NI abortion law “needs radical reconsideration” says Deputy President of the Supreme Court

On 26th May 2018 the referendum in Ireland to repeal the eighth amendment was met with an overwhelming “yes” majority. The final result was 66.4% yes to 33.6% no.

The eighth amendment stated that there is equal right to life of the pregnant mother and unborn child. Once legislation has been approved, abortion in Ireland will be legal in cases of fatal foetal abnormality, rape or incest. It will, however, still be subject to medical approval.

What is the position in Northern Ireland?

Abortion is currently lawful in Northern Ireland only in cases of threat to life or a threat to health which is serious and long-term. In other circumstances abortion remains a criminal offence. In 2013 the Northern Ireland Human Rights Commission (“NIHRC”) brought judicial review proceedings, challenging the compatibility of the law on abortion in Northern Ireland with UK human rights commitments. In October 2017 the case was heard before the Supreme Court.  The Supreme Court handed down Judgment on 7th June 2018 and concluded that the NIHRC did not have the legal standing to take such a case. The Judges did, however, find that the current abortion law in Northern Ireland is incompatible with EU Law in cases of fatal foetal abnormality, rape or sex crime.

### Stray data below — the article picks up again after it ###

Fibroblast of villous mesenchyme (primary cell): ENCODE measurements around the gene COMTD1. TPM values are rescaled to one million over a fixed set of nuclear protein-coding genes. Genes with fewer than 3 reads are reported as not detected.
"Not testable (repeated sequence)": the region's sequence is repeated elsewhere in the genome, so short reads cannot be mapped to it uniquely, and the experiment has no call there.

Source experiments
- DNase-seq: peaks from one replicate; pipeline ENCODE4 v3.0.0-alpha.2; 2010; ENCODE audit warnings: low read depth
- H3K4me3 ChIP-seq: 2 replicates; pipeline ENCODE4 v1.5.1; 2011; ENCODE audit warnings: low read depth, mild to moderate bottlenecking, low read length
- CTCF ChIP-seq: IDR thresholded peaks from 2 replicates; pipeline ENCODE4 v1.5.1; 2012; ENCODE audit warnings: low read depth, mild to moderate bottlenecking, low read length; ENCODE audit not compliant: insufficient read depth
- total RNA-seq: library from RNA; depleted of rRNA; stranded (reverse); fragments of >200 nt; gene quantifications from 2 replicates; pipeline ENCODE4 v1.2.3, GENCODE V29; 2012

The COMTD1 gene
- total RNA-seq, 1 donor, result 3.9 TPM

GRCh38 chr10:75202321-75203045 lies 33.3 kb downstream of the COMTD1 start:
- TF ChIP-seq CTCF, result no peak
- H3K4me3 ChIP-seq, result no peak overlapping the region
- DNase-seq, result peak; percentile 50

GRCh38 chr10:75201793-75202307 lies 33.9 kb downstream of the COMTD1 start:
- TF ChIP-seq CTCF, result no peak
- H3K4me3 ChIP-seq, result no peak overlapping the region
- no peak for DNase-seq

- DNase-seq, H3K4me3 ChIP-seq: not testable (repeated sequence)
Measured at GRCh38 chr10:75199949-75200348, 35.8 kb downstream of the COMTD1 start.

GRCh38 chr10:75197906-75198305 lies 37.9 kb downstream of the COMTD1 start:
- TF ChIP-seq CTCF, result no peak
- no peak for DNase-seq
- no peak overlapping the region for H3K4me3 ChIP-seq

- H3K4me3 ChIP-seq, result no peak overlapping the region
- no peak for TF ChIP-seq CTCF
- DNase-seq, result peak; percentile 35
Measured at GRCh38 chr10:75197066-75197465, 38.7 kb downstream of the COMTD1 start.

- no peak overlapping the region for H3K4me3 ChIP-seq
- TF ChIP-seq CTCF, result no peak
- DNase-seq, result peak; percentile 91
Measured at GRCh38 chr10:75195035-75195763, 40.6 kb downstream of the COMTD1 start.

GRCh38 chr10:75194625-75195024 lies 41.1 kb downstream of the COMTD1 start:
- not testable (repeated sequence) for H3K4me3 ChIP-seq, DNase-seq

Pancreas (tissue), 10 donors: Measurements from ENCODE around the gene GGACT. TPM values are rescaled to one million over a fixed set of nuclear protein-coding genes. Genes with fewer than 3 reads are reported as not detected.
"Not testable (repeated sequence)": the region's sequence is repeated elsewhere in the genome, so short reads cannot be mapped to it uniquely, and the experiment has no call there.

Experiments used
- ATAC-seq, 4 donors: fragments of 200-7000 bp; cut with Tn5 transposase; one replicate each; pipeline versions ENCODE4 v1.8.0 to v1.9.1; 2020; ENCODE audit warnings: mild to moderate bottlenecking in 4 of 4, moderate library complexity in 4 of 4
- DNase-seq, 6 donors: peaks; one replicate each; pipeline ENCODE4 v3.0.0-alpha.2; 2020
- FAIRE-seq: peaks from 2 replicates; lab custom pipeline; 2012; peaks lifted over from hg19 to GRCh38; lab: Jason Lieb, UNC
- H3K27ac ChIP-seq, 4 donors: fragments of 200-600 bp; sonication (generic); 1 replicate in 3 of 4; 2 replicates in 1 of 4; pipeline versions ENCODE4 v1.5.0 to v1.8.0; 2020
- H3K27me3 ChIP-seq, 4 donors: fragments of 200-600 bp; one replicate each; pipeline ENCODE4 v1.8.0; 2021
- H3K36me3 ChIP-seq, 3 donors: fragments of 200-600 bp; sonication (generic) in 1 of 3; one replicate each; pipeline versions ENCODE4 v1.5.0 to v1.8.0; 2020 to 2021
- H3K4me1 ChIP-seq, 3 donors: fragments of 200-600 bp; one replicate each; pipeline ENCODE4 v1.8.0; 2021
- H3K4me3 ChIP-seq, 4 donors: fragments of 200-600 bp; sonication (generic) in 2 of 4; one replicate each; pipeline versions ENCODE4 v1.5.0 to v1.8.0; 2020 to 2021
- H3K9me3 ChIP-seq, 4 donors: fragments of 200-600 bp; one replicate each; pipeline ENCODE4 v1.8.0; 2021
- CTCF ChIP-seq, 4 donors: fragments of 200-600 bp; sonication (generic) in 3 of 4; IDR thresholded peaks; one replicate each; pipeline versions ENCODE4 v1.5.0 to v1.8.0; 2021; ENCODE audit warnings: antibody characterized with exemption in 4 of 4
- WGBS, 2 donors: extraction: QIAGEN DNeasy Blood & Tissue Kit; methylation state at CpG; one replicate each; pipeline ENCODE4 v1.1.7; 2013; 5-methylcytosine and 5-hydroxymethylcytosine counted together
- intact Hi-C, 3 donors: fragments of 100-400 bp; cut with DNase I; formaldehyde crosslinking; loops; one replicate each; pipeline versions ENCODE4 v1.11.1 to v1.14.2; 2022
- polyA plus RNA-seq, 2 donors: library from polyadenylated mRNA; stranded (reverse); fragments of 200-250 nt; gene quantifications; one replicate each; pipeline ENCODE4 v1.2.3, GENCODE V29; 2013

The Deputy President of the Supreme Court, Lord Mance, said that “the present law clearly needs radical reconsideration.”

Decisions on abortion law are currently the responsibility of the Northern Ireland Assembly, which has been suspended for more than a year. To date the UK government has said it will not intervene on the issue.

This is a highly contentious issue and no doubt will continue to be hard fought by both sides of the debate.